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Cuban hotel sector expansion
The state-owned, military-run hotel group Gaviota's hotel capacity expansion announcement, amid stricter US travel restrictions and damage inflicted by Hurricane Irma last year, underlines Cuba's commitment to increase foreign participation in the economy.
- State-owned, military-run hotel group Gaviota announced it will expand its hotel capacity in Cuba by nearly 10% to 33,200 rooms.
- The announcement was made despite US tourist arrivals having decreased due to stricter US restrictions and the damage inflicted by Hurricane Irma last year.
- The hotel expansion will be undertaken through joint ventures with French and Spanish investors, indicating new president Miguel Díaz-Canel's support for increased foreign participation in the economy, but democratic political opening unlikely.
Cuba's military-run hotel group Gaviota announced on 13 July that it will expand its capacity by 2,750 rooms in 2018 to reach a total of 33,200 rooms distributed across 93 hotels nationwide. Cuba holds 69,041 rooms in four- or five-star hotels, mainly in coastal areas. Half of these are run by Gaviota. The announcement is one of the first relating to hotel infrastructure since new president Miguel Díaz-Canel was sworn in on 19 April 2018. It signals the Communist government's continued interest in opening of the tourist sector to foreign private capital. Tourism is Cuba's main source of hard-currency revenue, after the export of professional services.
Gaviota will participate in French group Accor's Paseo del Prado Hotel (250 rooms) on Havana's Malecón and the Spanish-owned Iberostar Hotel Packard (321 rooms) in the capital's historic and heritage locality of Old Havana close to Kempinski's Gran Hotel Manzana Kempinski La Habana. The Gran Hotel, Regis Hotel, El Palacio de Cueto, and Marques de Monte Hermoso Hotel are also to be adapted and reopened in Havana as hotels in the one-year outlook while other smaller hotels in Miramar and Vedado neighborhoods are to be inaugurated in 2021. No details have been released over which private sector hotels chains will participate in these upgrades and expansion work. Other hotels considered for upgrade and reopening outside Havana are the Ocean Arenas Blancas (546 rooms) on Cayo Cruz island north of the Camagüey province and the Iberostar Holguin (546 rooms).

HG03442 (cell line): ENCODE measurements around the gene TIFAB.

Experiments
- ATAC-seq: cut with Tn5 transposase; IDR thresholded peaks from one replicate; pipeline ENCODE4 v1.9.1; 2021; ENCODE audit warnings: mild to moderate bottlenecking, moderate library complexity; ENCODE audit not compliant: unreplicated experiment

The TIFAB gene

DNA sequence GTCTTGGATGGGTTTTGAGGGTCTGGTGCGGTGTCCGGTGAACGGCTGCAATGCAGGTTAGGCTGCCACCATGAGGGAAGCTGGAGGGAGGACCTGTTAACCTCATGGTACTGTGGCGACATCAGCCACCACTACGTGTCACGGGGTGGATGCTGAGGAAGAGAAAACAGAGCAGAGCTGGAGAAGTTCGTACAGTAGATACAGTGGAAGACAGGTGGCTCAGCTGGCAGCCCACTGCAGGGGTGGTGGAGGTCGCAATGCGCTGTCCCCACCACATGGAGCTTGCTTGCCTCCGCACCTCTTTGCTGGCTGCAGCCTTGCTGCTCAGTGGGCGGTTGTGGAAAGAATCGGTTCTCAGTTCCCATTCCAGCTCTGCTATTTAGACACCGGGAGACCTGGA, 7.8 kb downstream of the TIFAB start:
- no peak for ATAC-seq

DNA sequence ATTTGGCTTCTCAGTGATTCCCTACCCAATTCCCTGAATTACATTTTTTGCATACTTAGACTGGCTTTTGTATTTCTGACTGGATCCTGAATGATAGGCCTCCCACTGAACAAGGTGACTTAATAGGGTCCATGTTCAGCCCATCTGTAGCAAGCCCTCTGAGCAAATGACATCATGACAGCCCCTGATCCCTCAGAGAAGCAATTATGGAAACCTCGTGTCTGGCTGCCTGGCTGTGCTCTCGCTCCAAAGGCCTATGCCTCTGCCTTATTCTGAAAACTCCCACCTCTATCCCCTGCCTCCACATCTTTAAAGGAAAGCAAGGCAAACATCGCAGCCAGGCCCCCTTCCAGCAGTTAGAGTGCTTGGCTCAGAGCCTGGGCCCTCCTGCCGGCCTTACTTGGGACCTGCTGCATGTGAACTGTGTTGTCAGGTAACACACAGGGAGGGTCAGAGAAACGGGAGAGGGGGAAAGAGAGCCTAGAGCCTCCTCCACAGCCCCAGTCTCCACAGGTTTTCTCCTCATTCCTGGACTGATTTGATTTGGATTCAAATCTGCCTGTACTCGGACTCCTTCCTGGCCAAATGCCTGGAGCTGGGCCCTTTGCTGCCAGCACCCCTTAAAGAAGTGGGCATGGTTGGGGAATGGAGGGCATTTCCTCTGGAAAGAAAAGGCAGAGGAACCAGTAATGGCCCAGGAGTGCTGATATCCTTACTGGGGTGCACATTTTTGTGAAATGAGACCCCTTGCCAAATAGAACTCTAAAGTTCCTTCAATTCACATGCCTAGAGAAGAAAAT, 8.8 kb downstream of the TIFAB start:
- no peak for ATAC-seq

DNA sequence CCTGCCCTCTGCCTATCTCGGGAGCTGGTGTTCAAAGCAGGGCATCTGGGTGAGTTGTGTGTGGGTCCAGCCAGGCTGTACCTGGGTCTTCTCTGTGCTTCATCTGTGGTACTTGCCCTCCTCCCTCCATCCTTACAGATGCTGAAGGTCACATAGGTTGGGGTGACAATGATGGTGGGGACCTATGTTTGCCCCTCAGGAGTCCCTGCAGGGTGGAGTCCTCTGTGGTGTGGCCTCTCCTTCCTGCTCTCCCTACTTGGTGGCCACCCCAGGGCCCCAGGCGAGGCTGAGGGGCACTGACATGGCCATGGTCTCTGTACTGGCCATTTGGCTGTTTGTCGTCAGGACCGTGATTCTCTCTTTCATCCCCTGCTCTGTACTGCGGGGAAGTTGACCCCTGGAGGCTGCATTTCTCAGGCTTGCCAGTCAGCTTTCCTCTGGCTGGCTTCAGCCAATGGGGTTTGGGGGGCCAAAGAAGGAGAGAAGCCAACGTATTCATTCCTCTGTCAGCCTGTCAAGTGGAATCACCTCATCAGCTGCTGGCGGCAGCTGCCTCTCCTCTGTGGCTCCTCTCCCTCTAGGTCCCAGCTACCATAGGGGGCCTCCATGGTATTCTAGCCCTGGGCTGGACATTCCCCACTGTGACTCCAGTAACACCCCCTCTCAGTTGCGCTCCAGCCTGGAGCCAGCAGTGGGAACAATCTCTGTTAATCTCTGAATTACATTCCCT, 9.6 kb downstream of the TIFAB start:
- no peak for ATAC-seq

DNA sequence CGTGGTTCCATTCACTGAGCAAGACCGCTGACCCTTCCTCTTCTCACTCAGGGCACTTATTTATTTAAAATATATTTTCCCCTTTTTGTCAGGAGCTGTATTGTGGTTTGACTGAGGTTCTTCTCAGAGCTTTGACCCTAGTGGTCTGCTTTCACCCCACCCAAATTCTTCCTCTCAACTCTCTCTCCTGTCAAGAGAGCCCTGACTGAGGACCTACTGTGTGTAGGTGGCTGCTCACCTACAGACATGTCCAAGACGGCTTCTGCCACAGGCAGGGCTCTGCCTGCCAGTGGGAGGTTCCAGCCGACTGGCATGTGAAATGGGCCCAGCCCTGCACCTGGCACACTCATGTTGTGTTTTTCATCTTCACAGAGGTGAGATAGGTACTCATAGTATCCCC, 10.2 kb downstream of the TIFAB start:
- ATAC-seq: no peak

Cuba has forecast a record number of 5 million tourists in 2018 versus 4.7 million in 2017 and 4.4 million in 2016. Most tourist arrivals come from Canada and the European Union but Argentina, Brazil, China, Mexico, and Russia are increasingly prominent. Such diversification is critical as US measures imposed in November 2017 toughen travel restrictions for US visitors. The sanctions also prevent US companies from conducting business transactions with Cuban state-run companies run by the military, intelligence, and security forces.
The sanctions are a significant setback for Cuba's tourist sector, given that US traveler numbers had grown the fastest in 2017, expanding 191% over 2016 to 1,173,428 (of which 619,523 where US nationals and 453,905 Cuban residents in the US). US nationals cannot travel freely to Cuba but enforcement of US restrictions had become lax under President Barack Obama (2009-17). Under President Donald Trump all travel by US nationals and residents to Cuba has to be sponsored by a US-based organization - justifying how the trip will benefit US-Cuba relations and having a US representative of that organization traveling with them.